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Ofsted: Stronger partnerships needed to tackle knife crime

New knife crime research looks at how schools, colleges, and pupil referral units (PRUs) in London protect children from knife violence in school.

Schools in London aren’t supported well enough when it comes to dealing with knife crime and need to be included in strong multi-agency partnerships, new research from Ofsted finds.

Today’s Ofsted report: Safeguarding children and young people in education from knife crime – lessons from London found that while schools need to keep children safe, they do not have the ability or the resources to counter the complex societal problems behind the rise in knife crime. These need to be addressed by a range of partners including the police, local authorities and policy makers.

Ofsted’s research looks at how schools, colleges, and pupil referral units (PRUs) in London protect children from knife violence in school, and how they teach pupils to stay safe outside school. The study also examines how exclusions are being used when children bring knives into school.

Overall, Ofsted’s study shows that it is extremely rare that children are caught up in serious violence on school grounds. However, it is also clear that schools’ valuable role in local partnerships is not being realised, leading to inconsistencies across London in the way schools respond.

Read Amanda Spielman’s commentary on knife crime.

The report finds:

  • Schools have very different ways of dealing with knives and teaching children about the risks of carrying a knife. Schools need guidance about what works. Some schools shy away from using searches or specific education programmes because they are worried about sending the “wrong message” to parents, despite evidence that these methods can effectively deter children from bringing weapons into school.
  • Inconsistent approaches to police involvement. School leaders have very different approaches to involving the police in incidents of knife-carrying, and there is an overall lack of clarity on when police involvement is necessary. This means that some children are more likely to be criminalised for their actions than others, depending on which school they go to, or even within the same school. Too often decisions are made on the basis of children’s background, rather than the risk they pose to others.
  • Clarity is needed on ‘managed moves’. As an alternative to exclusion, pupils who carry knives are sometimes moved to other mainstream schools or PRUs. But no single body has a clear picture of the number of children who are moved, where they go, or for what reason. It is difficult to know what happens to these children, whether they are kept safe or what their educational outcomes are. The report recommends that the Department for Education collect data on managed moves in the same way it collects information on exclusions. This data will help Ofsted and others to determine how effective managed moves are for children.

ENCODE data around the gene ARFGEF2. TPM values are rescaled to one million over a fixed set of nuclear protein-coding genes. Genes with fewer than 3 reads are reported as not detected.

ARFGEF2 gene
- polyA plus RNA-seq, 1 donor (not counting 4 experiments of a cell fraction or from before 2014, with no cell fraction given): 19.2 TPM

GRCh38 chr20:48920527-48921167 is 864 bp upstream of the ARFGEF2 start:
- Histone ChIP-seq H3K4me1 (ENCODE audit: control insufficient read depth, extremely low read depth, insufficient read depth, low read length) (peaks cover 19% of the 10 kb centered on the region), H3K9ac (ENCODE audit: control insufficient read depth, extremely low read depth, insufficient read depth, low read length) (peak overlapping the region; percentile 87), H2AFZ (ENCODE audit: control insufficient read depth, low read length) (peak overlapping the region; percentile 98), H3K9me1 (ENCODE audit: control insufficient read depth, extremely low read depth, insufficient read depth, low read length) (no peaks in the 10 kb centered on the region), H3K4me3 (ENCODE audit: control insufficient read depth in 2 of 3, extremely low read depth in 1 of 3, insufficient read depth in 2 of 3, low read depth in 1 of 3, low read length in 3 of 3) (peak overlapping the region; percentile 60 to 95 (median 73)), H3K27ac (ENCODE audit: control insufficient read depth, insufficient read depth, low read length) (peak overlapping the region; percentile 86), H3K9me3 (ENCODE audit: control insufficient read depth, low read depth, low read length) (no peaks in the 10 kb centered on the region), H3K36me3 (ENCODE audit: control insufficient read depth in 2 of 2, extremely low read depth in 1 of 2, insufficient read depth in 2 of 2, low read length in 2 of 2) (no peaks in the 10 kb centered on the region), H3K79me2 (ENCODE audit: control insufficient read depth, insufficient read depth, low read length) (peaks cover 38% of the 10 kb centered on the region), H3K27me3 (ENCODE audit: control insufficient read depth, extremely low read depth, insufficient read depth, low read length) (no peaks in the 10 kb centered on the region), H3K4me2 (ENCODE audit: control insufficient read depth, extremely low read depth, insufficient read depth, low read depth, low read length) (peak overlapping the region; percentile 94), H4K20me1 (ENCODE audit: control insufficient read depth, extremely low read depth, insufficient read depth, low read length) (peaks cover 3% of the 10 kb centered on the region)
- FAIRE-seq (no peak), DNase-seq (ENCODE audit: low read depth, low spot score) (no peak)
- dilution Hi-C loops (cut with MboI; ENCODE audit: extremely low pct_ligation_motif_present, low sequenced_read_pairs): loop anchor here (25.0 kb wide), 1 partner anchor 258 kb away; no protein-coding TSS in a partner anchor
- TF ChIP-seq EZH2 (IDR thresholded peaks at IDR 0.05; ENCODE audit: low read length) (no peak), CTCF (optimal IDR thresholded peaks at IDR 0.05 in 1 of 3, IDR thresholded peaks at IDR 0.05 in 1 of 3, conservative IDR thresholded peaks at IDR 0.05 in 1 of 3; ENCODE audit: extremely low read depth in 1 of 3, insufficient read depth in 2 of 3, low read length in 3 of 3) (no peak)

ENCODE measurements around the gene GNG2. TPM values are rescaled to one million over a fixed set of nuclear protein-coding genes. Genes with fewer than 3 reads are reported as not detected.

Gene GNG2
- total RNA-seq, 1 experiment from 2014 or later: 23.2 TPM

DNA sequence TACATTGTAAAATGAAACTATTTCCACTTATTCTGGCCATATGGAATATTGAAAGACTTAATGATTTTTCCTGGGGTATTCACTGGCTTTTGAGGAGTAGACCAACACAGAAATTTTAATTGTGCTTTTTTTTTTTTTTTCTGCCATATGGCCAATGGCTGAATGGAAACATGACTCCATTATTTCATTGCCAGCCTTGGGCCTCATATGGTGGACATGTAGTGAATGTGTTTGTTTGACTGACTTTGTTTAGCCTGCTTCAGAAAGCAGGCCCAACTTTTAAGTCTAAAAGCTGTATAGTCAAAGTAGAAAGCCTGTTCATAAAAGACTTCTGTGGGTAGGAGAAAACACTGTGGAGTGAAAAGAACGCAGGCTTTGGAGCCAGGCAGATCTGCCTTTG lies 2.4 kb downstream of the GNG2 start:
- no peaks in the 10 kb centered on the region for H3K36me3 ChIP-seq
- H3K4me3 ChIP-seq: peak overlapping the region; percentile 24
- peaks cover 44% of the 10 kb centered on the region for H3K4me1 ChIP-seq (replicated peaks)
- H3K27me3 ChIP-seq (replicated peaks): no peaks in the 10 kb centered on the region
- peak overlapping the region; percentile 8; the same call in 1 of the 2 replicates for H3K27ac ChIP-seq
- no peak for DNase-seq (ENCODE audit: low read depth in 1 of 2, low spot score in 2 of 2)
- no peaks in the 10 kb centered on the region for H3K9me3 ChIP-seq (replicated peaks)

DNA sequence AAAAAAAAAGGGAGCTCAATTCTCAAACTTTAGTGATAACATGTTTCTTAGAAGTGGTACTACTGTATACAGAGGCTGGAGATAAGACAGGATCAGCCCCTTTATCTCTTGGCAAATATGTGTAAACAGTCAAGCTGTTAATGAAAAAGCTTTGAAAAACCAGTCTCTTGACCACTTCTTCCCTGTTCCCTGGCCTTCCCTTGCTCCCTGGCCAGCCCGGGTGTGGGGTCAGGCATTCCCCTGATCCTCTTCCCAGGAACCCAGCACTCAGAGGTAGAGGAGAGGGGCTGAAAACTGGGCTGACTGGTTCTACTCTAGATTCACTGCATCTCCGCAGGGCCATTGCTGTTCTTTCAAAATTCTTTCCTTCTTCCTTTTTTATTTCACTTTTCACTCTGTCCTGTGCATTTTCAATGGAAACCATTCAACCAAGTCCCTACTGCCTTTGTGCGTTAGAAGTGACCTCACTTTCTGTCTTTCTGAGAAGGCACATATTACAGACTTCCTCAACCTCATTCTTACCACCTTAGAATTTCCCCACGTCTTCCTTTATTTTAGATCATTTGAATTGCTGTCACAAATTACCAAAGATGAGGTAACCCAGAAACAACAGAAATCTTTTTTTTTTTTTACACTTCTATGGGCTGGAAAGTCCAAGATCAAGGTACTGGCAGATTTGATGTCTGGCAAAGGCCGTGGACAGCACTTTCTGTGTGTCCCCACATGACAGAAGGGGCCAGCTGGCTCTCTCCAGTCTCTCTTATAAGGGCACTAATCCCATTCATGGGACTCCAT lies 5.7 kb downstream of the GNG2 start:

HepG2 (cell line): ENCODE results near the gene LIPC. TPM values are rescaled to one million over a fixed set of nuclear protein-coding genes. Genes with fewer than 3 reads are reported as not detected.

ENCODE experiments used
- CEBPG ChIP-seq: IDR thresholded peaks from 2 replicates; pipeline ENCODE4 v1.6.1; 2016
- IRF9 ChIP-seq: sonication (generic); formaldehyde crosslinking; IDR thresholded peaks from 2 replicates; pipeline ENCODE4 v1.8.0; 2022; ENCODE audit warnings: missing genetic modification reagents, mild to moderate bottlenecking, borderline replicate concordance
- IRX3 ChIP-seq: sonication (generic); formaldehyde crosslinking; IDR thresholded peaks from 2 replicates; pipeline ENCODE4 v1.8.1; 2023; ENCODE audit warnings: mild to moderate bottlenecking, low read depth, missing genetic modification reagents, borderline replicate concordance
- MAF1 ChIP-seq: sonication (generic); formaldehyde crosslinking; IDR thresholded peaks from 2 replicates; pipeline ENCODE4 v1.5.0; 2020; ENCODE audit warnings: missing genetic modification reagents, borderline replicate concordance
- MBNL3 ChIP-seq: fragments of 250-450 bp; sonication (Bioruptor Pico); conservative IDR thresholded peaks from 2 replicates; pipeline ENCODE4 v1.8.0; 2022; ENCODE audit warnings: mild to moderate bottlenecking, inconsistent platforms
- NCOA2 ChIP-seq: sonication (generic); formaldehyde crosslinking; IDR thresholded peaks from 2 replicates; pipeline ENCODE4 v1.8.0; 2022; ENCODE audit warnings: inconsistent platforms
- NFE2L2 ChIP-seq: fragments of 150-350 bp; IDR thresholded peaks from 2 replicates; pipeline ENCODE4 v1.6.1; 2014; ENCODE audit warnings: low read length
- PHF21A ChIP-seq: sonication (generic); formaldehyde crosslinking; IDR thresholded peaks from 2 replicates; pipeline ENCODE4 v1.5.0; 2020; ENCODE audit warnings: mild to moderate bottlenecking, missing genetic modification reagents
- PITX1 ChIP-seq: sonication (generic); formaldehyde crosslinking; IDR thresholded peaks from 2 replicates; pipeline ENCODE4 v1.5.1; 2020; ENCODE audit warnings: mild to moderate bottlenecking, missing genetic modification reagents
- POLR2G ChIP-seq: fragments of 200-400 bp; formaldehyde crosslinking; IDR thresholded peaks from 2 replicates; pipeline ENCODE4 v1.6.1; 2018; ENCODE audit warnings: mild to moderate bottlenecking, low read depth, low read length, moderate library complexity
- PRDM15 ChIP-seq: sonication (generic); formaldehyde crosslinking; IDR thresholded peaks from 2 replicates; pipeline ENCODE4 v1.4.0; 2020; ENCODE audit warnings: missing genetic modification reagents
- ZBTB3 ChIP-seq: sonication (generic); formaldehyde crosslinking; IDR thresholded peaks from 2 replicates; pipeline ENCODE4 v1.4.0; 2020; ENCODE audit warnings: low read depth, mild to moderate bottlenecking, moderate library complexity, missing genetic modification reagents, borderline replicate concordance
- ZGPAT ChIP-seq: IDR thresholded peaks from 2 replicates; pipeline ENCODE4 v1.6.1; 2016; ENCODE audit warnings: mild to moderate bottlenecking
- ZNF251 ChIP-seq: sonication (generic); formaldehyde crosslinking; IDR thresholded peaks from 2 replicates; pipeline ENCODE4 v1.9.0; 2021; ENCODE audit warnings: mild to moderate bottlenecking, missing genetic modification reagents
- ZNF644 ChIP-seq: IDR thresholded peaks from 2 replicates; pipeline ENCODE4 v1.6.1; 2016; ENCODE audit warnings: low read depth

The report finds there is no evidence to suggest exclusions are the root-cause of the surge in knife violence. Children who carry knives almost invariably have complex problems that begin long before they are excluded.

While acknowledging that permanent exclusions are a necessary and important sanction, the report warns that some schools may be doing children a disservice by failing to follow statutory guidance on exclusions and considering whether early intervention or extra support can be put in place for children in groups with disproportionately high rates of exclusion – such as children in care. Exclusion may well be the right option in many cases, and schools must be able to take the necessary action to keep other pupils safe. However, it is important that all factors are considered.

For a longer term solution, it’s imperative that partners work together on early help services that can prevent children from reaching the point of exclusion in the first place. The report acknowledges, however, the challenges local agencies face in prioritising resources for such services.

Mike Sheridan, Ofsted’s Regional Director for London said:

“Schools should be fully involved in local knife crime strategies, but too few are brought around the table. Only just over half of the schools surveyed were aware their borough had a knife crime strategy. Schools work effectively to keep their pupils safe, but they can be isolated from each other and other agencies, leading to inconsistencies in the way schools approach this issue.

“It is clear that there is an overwhelming desire from different agencies to reduce the prevalence of knife crime. I hope that this insight into the issue through the eyes of school leaders will create momentum across London for a more co-ordinated approach to protecting vulnerable children from the dangers of knife violence.”

Ofsted’s research is based on survey responses from more than 100 secondary schools, colleges and PRUs across London. We also undertook 28 in-depth interviews with school, college and PRU leaders and focus groups with children and the parents of children who have been victims and/or perpetrators of knife crime. The inspectorate consulted an expert panel made up of academics, charitable organisations, headteachers, parents, youth workers and ex-gang members.

Read Knife crime: safeguarding children and young people in education.

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